It was 1994 and I was in fifth grade at my little school in Tulare, South Dakota, population 239. I looked around at my eleven classmates (yes, 11) as we awaited our next task from the imposing yet intelligent Miss Murphy.
That day in class, we were going to research the meaning behind our names. We all excitedly dove into the pile of books amassed to aid us in our research, this being the 90s and well before the internet search had infiltrated the elementary schools of rural South Dakota.
My friend Jason found out his name meant “healer”. “Cool!”, I exclaimed. My friend Amber’s name meant “jewel”. “Wow!” My eyes scanned the pages as I frantically searched for my name in the listings. I imagined my namesake meaning “warrior” or “dragon-slayer” or something comparably fifth-grader cool. Finally, I found my name in a book taken from the bottom of the pile and excitedly read the following: Tyler - one who makes tiles.
As we made the bookmark that served as the culminating art project in this brief lesson, I lazily wrote “maker of tiles” below the block letters spelling out my first name. Oh well, at least my last name is cool. Little did I know that 25 years later, I would be meeting actual tilers in Morocco, their clay creations absolutely blowing my mind and restoring my pride in the meaning scrawled on that meager bookmark ages ago.
Tétouan, Morocco, the site of my recent residency at Green Olive Arts, also happens to be home to the Royal Artisan School. This stunning campus houses the only comprehensive program in Morocco that teaches the youth the traditional crafts that make this region so unique. Wood and plaster carving, tile making, blacksmithing, embroidery, and decorative painting are among the skills offered here for free to Morocco’s youth. Many students enroll because they are struggling with traditional school; others come because they have a strong desire to learn a craft. Whatever the reason, the students here learn to become masters of their craft and the breath-taking results of the school’s storied alumni can be seen throughout the region.
Twice I visited the Royal Artisan School, transfixed by the amount of creativity and skill being honed in every classroom branching out from the picturesque courtyard. As I walked the grounds, I peered through arched doorways to see a handful of young students dutifully practicing their craft, every notch of wood or chunk of plaster bringing them that much closer to mastery. I would see the master craftsman leading the class, erect and dignified, his hands worn from decades of working the tools, his movements steady and deliberate, his mustache impeccable. This school is a big reason why the Moroccan crafts continue to achieve such a high level of enduring quality and I feel like I could have watched these makers for days. It was utterly fascinating.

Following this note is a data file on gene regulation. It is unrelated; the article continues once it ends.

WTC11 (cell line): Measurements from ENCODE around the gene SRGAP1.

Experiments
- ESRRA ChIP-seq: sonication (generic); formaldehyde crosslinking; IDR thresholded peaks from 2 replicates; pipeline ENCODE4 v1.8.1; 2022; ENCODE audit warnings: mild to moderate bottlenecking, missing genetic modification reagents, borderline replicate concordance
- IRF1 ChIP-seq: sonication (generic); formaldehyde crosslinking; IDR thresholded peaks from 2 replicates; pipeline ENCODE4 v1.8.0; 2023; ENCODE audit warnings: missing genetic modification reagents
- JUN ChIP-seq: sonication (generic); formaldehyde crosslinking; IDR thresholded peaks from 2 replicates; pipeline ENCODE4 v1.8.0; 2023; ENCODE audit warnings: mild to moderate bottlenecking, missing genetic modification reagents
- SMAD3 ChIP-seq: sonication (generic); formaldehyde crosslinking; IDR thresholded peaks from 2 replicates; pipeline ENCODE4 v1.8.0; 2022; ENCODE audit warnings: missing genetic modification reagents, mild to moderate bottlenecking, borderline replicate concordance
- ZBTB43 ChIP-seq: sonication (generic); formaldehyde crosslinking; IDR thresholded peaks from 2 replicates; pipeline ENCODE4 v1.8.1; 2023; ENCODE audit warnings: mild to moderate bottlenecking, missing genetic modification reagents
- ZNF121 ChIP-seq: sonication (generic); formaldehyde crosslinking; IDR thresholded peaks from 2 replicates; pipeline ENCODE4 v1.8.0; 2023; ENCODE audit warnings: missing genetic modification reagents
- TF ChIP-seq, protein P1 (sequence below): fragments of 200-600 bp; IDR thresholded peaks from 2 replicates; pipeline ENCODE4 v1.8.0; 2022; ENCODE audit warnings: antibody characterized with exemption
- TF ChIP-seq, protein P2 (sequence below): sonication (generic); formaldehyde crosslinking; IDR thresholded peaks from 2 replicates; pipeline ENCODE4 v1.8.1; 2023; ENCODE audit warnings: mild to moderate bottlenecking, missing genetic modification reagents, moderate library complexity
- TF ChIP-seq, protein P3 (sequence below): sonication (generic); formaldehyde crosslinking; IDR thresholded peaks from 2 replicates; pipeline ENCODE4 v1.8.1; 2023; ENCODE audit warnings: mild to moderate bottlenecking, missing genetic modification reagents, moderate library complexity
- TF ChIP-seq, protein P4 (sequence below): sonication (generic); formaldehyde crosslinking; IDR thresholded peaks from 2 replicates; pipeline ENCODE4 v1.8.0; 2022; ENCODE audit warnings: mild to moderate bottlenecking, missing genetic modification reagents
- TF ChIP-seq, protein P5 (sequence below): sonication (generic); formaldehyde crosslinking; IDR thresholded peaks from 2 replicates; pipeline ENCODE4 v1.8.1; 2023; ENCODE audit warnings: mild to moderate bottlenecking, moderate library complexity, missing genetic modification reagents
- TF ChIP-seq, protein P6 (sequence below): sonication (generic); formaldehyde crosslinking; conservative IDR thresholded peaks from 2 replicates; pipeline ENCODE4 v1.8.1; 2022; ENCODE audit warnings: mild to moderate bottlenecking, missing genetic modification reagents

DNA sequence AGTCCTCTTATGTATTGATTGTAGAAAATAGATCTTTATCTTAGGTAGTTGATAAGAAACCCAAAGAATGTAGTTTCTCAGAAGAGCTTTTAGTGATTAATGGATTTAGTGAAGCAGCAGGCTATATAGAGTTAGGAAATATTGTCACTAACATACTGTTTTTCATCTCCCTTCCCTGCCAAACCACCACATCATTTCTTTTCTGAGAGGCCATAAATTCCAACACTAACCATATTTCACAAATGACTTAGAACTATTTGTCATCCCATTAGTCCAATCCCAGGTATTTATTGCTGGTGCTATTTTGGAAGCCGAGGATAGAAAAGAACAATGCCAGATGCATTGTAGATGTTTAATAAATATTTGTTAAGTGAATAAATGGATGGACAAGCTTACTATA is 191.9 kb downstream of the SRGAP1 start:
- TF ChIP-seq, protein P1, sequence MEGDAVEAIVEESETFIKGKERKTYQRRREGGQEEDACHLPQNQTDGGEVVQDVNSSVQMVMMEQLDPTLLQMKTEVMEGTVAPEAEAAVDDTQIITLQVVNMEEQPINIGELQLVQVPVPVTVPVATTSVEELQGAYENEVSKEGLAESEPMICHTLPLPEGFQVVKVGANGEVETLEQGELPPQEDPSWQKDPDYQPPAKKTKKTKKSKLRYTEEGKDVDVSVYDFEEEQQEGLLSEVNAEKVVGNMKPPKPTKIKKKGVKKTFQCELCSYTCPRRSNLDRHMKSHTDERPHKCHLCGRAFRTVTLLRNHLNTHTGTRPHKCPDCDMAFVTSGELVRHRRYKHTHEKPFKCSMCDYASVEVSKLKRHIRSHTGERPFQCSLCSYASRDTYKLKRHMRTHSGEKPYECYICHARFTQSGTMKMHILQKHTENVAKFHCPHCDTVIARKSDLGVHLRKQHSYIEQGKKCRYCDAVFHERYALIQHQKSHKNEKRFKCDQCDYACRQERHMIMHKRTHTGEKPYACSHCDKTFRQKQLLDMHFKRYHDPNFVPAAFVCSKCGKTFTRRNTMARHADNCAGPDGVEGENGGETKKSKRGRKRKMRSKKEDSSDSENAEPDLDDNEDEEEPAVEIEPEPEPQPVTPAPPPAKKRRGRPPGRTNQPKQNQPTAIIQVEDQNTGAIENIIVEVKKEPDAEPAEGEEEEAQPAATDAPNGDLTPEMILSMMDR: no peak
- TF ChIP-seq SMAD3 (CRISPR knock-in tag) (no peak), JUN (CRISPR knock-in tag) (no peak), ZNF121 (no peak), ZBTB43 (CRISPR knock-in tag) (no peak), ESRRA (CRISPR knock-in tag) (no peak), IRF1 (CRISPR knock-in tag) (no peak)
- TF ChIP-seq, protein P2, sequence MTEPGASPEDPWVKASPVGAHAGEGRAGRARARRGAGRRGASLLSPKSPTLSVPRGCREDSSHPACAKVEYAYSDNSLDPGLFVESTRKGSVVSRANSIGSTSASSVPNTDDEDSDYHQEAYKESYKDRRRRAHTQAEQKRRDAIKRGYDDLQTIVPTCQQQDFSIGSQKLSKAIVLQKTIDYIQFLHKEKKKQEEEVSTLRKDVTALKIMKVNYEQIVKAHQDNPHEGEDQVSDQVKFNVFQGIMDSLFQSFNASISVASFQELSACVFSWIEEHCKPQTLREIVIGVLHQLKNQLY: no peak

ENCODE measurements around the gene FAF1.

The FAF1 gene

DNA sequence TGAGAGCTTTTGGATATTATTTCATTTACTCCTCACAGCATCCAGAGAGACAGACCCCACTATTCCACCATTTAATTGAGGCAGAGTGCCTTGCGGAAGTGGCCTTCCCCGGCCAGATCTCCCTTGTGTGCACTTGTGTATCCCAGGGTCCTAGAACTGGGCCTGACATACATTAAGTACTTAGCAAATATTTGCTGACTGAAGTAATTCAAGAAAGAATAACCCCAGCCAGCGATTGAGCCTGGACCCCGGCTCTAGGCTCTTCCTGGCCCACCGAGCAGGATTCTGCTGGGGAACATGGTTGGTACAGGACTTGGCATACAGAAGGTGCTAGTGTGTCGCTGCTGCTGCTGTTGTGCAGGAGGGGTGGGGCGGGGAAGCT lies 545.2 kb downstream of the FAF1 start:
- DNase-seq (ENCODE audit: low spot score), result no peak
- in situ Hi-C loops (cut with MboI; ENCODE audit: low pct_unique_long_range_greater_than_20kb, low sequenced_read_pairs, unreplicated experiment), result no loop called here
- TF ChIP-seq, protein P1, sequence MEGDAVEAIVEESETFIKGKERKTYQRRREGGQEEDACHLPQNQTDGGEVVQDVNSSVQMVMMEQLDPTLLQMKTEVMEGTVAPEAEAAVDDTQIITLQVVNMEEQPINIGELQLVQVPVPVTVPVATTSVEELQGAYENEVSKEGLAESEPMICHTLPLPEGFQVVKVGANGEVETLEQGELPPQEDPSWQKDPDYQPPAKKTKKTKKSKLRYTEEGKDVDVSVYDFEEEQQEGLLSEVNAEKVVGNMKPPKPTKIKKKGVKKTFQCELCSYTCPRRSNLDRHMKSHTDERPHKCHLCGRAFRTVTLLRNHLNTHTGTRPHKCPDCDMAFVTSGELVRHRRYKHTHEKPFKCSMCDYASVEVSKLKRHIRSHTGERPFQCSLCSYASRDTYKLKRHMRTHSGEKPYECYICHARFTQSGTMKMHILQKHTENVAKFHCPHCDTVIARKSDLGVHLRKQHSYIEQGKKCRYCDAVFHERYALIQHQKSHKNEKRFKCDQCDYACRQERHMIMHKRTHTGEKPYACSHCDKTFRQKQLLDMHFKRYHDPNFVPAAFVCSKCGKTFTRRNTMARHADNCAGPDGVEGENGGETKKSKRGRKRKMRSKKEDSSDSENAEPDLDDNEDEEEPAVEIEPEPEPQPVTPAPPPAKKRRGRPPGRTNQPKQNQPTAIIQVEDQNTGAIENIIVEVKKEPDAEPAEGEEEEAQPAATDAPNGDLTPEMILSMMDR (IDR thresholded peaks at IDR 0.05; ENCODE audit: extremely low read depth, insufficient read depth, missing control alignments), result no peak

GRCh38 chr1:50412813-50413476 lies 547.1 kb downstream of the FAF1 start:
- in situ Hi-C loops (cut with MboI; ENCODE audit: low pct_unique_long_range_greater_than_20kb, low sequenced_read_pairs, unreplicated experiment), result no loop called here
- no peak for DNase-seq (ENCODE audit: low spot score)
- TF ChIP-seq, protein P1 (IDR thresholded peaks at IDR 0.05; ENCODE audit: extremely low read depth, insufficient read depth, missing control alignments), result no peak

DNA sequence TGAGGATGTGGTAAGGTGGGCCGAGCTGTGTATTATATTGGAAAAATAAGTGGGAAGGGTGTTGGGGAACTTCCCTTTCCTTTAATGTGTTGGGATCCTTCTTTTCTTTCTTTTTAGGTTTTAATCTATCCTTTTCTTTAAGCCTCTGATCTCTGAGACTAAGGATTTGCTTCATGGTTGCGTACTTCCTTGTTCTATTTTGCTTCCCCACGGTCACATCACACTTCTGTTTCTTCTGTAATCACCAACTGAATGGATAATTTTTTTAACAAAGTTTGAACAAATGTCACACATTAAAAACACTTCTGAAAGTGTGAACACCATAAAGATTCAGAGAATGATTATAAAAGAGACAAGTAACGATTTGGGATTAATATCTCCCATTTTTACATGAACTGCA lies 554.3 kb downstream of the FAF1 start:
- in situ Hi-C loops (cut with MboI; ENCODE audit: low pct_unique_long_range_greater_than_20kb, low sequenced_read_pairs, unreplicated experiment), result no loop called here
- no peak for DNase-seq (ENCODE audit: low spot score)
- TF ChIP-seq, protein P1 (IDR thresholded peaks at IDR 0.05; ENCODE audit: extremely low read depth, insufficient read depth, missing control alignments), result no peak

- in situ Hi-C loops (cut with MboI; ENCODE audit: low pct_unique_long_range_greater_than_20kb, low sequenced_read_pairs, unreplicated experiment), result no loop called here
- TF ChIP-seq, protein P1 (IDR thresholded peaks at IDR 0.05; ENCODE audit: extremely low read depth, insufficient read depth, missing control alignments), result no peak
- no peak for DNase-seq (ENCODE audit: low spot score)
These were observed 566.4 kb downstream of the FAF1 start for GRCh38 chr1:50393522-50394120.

Every student at the school first learns how to draw the intricate geometric patterns that are the hallmark of Moroccan art. These complicated designs are hand-drawn using only a compass and a straight-edge. This is the basis for all of the other crafts, most notably the intricate interlocking tilework or “zellij” that can be seen throughout the region.
When visiting Morocco and Southern Spain, my family and I were blown away by all the colorful and unbelievably precise tilework present in many of the buildings we visited. The Plaza de España in Seville, Spain is a massive plaza almost completely covered with individually cut and colored tiles carefully pieced together. The minarets (tall towers used to call Islamic worshipers to prayer) abutting the mosques in Morocco were all wrapped in ornate and vibrant tilework. Everywhere you turn, these mosaics adorn fountains, walkways, benches and tables and their craftsmanship is unparalleled.
Back at the Royal Artisans School, I learned that the tilers of Tétouan (that’s got a nice ring to it) begin with a slab of wet clay that they harvest from the many clay pits in the area. They pound it flat and begin to trace and cut intricate shapes out of the wet clay using a dull knife. The individual pieces are quite small and must be cut to have a beveled edge so that they’ll fit together into ornate geometric patterns. When I watched the apprentice tilers, I was amazed at the speed and dexterity of their precise cuts, a skill honed by cutting thousands of tiles in their first few years of learning the trade.
Once the tiny pieces are cut, they’re laid out and dried in a kiln. Next, each piece is a hand-dipped in a different color glaze according to the pattern they’re working. This sequence allows the tile to have a bulging middle with the glaze pooling at the edge of the tile face. Once the glaze is fired, it’s time to put the puzzle together upside down.
The pieces are carefully laid out according to the pattern the tiler is creating, a painstaking process that takes incredible patience. Once the hundreds of tiles are put into place, they are first glued and then cemented together from the back. After the cement cures, the piece is turned over and cleaned to finally reveal the beauty of the pattern they’ve created.
The tile work these master craftsman create is water and oil-resistant, making it a perfect building material for pools, fountains, baths, staircase steps and fireplaces along with wall covering or floor work. It has a such a pleasantly smooth texture to it and the color combinations they choose are a wonder in themselves. All in all, these tilers BLEW MY MIND.
From the minarets of Morocco to the Alhambra of Granada, Spain, the work of these master tilers can be appreciated throughout the region. Their devotion to their craft and the thousands of hours they spend honing their skill are something that will have a lasting impression on this Tyler.
Our Art Fair Adventure Tour 2019 begins next month in Dallas and Atlanta. Come see how the colors and stories of Morocco have influenced my latest work!